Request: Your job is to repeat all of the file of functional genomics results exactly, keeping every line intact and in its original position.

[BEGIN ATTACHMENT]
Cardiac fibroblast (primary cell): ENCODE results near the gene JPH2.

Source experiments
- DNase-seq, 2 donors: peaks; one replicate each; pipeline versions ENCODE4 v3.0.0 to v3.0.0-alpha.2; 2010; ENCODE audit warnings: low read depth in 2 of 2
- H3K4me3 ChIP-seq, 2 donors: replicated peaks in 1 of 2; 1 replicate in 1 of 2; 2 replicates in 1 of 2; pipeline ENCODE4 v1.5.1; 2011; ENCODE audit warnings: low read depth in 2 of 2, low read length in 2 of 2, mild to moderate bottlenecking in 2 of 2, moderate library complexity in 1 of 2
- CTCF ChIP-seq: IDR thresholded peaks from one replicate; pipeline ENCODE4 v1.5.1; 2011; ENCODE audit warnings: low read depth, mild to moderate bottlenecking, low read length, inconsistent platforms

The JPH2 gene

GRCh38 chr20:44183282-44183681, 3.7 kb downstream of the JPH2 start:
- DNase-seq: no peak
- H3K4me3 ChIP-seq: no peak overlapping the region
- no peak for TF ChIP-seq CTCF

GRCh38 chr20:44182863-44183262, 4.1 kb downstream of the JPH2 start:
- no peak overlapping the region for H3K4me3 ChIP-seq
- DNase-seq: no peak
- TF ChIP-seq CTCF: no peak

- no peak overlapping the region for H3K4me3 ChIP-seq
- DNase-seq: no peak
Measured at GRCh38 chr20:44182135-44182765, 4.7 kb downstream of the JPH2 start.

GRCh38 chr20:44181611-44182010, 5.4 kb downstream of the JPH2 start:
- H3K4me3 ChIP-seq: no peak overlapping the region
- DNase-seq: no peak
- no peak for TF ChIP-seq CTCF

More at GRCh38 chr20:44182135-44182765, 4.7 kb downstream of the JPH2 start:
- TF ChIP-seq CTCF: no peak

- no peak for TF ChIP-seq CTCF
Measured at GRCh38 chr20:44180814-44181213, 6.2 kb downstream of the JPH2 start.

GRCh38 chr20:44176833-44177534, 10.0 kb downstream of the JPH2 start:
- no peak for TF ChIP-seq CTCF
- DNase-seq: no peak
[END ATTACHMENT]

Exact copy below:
Cardiac fibroblast (primary cell): ENCODE results near the gene JPH2.

Source experiments
- DNase-seq, 2 donors: peaks; one replicate each; pipeline versions ENCODE4 v3.0.0 to v3.0.0-alpha.2; 2010; ENCODE audit warnings: low read depth in 2 of 2
- H3K4me3 ChIP-seq, 2 donors: replicated peaks in 1 of 2; 1 replicate in 1 of 2; 2 replicates in 1 of 2; pipeline ENCODE4 v1.5.1; 2011; ENCODE audit warnings: low read depth in 2 of 2, low read length in 2 of 2, mild to moderate bottlenecking in 2 of 2, moderate library complexity in 1 of 2
- CTCF ChIP-seq: IDR thresholded peaks from one replicate; pipeline ENCODE4 v1.5.1; 2011; ENCODE audit warnings: low read depth, mild to moderate bottlenecking, low read length, inconsistent platforms

The JPH2 gene

GRCh38 chr20:44183282-44183681, 3.7 kb downstream of the JPH2 start:
- DNase-seq: no peak
- H3K4me3 ChIP-seq: no peak overlapping the region
- no peak for TF ChIP-seq CTCF

GRCh38 chr20:44182863-44183262, 4.1 kb downstream of the JPH2 start:
- no peak overlapping the region for H3K4me3 ChIP-seq
- DNase-seq: no peak
- TF ChIP-seq CTCF: no peak

- no peak overlapping the region for H3K4me3 ChIP-seq
- DNase-seq: no peak
Measured at GRCh38 chr20:44182135-44182765, 4.7 kb downstream of the JPH2 start.

GRCh38 chr20:44181611-44182010, 5.4 kb downstream of the JPH2 start:
- H3K4me3 ChIP-seq: no peak overlapping the region
- DNase-seq: no peak
- no peak for TF ChIP-seq CTCF

More at GRCh38 chr20:44182135-44182765, 4.7 kb downstream of the JPH2 start:
- TF ChIP-seq CTCF: no peak

- no peak for TF ChIP-seq CTCF
Measured at GRCh38 chr20:44180814-44181213, 6.2 kb downstream of the JPH2 start.

GRCh38 chr20:44176833-44177534, 10.0 kb downstream of the JPH2 start:
- no peak for TF ChIP-seq CTCF
- DNase-seq: no peak